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Syria: John Kerry’s Secret War Plot

John Kerry secret war plot

President Barack Obama rejected U.S. Secretary of State John Kerry’s urges to launch secret missile attacks inside Syria without the United States admitting responsibility.

In recent months and without success, Kerry has sought to get Obama’s approval for cruise missile strikes against the Syrian government.

Kerry’s strategy in promoting the Syrian peace negotiations in recent months was based on much heavier pressure on the Assad regime to agree that President Bashar al-Assad must step down than was apparent. Kerry, in fact, has been the primary advocate in the Obama administration of war in Syria ever since he became Secretary of State in early 2013.

Several times, Kerry urged Obama to strike missiles at “specific regime targets,” in order to “send a message” to Assad – and his international allies – to “negotiate peace.” Kerry suggested to Obama that the U.S. wouldn’t have to acknowledge the attacks publicly, according to Goldberg, because Assad “would surely know the missiles’ return address.”

Obama not only repeatedly rejected Kerry’s requests for the use of force, but also decreed at a National Security Council meeting in December that any request for the use of military force must come from his military advisers in an obvious rebuff to Kerry. Immediately after Kerry had suggested that a “Plan B” was under discussion in the administration, it was a senior Pentagon official who dismissed the idea that any confrontational move was under consideration, including the well-worn idea of a “no-fly zone.”

At Kerry’s urging Obama signed a secret presidential “finding” in May 2013 for a covert CIA operation the objective of which was to provide enough support to the rebels so they wouldn’t lose, but not enough so they would win. But that was a compromise measure that Kerry believed would be inadequate to support a negotiated settlement.

He wanted much more, an urgent program of aid to the opposition, and he resorted to a shady bureaucratic tactic to advance his aim. Beginning in March 2013 and throughout that spring, the armed opposition accused the Assad regime of using Sarin gas against opposition population centers on several occasions. The evidence for those accusations was highly doubtful in every case, but Kerry seized on them as a way of putting pressure on Obama.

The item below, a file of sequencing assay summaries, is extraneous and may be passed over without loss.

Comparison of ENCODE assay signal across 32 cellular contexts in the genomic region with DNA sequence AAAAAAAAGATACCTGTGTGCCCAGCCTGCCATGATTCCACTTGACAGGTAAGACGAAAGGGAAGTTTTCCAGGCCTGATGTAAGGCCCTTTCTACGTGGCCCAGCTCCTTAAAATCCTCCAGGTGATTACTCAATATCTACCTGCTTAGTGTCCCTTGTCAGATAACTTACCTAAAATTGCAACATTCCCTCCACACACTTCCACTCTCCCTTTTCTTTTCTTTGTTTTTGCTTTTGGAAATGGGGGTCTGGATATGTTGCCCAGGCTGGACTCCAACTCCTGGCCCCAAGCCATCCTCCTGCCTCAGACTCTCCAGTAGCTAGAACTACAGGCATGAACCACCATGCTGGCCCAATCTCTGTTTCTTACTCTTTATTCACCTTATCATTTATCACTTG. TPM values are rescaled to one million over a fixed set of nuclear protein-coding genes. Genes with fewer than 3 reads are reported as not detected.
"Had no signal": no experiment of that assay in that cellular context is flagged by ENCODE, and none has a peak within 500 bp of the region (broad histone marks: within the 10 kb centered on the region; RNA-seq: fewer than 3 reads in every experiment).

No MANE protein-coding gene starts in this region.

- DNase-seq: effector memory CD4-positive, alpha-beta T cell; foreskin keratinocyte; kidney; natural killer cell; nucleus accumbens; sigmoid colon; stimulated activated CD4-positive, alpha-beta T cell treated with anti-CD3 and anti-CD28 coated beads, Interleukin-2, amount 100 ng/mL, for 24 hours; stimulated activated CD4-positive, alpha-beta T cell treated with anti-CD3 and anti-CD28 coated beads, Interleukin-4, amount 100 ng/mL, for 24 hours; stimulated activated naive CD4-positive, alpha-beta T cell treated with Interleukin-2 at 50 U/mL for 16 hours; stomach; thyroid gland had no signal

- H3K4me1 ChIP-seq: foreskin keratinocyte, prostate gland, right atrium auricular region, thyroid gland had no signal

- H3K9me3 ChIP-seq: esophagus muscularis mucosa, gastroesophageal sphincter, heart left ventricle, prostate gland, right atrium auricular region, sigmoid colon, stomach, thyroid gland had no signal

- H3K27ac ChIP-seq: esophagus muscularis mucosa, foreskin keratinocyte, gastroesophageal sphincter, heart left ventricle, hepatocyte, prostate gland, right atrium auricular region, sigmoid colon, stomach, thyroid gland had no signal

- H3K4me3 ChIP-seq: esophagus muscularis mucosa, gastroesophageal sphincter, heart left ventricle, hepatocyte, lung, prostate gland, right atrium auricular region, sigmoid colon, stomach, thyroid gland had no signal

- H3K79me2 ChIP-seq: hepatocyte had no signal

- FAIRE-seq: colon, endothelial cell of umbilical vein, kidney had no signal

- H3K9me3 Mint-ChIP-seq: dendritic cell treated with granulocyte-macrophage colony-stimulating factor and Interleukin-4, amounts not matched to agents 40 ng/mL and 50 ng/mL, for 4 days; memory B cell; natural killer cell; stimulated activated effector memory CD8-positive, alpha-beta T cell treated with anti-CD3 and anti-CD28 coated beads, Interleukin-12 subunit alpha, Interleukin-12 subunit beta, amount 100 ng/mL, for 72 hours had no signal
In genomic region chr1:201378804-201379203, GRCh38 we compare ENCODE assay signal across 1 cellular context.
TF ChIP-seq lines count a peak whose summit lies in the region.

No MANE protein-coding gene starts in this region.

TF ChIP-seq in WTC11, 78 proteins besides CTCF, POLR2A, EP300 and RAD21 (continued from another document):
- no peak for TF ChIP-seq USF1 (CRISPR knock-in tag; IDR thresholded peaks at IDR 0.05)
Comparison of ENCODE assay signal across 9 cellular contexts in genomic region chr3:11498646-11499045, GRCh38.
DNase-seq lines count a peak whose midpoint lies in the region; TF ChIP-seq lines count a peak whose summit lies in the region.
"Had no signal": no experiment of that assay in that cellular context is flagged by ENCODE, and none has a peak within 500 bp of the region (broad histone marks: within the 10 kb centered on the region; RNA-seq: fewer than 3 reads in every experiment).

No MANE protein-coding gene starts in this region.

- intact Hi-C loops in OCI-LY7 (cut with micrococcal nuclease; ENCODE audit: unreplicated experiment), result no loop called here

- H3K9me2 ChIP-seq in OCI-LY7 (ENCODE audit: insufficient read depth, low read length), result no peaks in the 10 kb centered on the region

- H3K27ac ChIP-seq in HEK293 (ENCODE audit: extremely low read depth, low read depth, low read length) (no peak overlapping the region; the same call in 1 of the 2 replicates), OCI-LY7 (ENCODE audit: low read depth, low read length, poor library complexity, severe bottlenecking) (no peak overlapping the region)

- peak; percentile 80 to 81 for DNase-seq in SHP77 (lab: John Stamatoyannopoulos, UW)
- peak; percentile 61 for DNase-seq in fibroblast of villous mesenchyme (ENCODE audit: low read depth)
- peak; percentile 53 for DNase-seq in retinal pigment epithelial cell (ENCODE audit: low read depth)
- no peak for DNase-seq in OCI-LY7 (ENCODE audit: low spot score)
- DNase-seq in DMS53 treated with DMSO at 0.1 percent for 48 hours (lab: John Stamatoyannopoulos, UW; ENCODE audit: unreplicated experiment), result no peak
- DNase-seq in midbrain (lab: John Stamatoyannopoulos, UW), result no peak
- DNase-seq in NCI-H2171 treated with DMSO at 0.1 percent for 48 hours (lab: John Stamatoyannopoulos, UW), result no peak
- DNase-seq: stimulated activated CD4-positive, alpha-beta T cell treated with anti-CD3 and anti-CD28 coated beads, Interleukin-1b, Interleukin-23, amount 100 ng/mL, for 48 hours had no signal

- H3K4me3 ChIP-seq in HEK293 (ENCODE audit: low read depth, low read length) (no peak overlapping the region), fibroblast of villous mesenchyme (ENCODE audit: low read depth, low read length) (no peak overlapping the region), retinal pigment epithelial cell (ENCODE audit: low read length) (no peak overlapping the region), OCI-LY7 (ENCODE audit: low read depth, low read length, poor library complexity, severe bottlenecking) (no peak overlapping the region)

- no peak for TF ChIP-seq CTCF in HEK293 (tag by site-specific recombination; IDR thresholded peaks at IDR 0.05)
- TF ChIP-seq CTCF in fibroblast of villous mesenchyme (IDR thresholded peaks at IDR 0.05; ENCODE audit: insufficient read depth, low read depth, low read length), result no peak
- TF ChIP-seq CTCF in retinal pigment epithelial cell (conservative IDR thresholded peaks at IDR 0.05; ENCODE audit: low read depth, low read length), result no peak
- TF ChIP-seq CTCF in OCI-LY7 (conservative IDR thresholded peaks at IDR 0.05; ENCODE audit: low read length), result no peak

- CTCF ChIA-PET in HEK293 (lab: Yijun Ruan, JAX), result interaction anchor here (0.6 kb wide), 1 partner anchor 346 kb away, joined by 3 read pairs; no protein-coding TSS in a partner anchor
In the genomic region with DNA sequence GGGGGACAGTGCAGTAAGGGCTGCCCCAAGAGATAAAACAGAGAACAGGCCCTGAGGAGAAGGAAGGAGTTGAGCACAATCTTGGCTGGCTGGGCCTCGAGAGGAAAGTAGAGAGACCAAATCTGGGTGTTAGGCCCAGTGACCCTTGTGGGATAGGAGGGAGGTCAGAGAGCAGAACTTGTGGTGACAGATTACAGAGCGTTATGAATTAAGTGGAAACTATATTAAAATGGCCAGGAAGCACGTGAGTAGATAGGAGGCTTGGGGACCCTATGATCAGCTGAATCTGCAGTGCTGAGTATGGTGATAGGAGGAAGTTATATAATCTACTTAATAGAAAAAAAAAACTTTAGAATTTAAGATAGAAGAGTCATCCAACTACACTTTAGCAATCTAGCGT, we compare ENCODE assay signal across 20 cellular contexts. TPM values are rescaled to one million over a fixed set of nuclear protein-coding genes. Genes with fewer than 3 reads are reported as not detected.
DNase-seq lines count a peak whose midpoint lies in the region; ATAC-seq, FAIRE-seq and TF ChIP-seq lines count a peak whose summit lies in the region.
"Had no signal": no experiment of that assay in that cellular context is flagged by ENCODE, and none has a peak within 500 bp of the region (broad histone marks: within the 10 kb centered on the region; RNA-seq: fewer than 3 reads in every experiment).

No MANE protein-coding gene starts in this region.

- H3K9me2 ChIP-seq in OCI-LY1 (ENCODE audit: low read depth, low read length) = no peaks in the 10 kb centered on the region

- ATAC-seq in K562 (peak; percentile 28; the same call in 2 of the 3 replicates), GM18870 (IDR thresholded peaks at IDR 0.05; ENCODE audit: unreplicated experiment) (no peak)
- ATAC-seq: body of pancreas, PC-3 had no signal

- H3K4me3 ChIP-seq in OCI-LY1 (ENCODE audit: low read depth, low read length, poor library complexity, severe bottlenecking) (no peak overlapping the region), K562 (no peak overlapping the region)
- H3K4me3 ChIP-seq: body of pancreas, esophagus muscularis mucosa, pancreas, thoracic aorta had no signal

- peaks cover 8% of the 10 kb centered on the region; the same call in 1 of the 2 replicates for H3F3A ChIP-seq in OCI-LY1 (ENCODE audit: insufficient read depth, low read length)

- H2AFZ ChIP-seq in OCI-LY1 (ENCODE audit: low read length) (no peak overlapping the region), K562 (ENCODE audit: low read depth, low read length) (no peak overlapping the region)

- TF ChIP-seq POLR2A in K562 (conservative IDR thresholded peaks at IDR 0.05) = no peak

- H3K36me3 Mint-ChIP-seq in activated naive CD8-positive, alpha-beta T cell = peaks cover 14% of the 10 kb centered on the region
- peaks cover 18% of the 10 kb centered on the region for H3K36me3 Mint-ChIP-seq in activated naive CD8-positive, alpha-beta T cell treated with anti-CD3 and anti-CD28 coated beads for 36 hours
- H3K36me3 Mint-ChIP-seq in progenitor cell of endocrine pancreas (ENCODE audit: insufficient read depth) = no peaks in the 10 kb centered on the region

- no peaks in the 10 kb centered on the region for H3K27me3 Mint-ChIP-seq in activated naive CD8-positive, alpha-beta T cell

In June 2013, he went to the White House with a paper assuming the truth of the accusations and arguing that, if the United States did not “impose consequences” on Assad over his supposed use of chemical weapons, he would view it as “green light” to continue using them. At a National Security Council meeting that month, Kerry urged shipments of heavy weapons to the rebels as well as U.S. military strikes, but Obama still said no.

As the Russian campaign of airstrikes began to push back the extremist-led military forces and even threaten their lines of supply, Kerry’s strategy to pressure the Assad regime to make a major diplomatic concession became irrelevant.

Kerry’s demands for U.S. cruise missile strikes became even more insistent. Without them, he argued, he couldn’t get the Russians to cooperate with his peace negotiations plan.

Obama, who had already succumbed in 2014 to domestic political pressure to begin bombing the Islamic State, saw no reason to get into even deeper war in Syria in support of Kerry’s plan.

The true motives behind the current Syrian peace negotiations is John Kerry’s own self-interest in pursuing the pathetic illusory aim of winning a diplomatic victory.


Gareth Porter contributed to this article.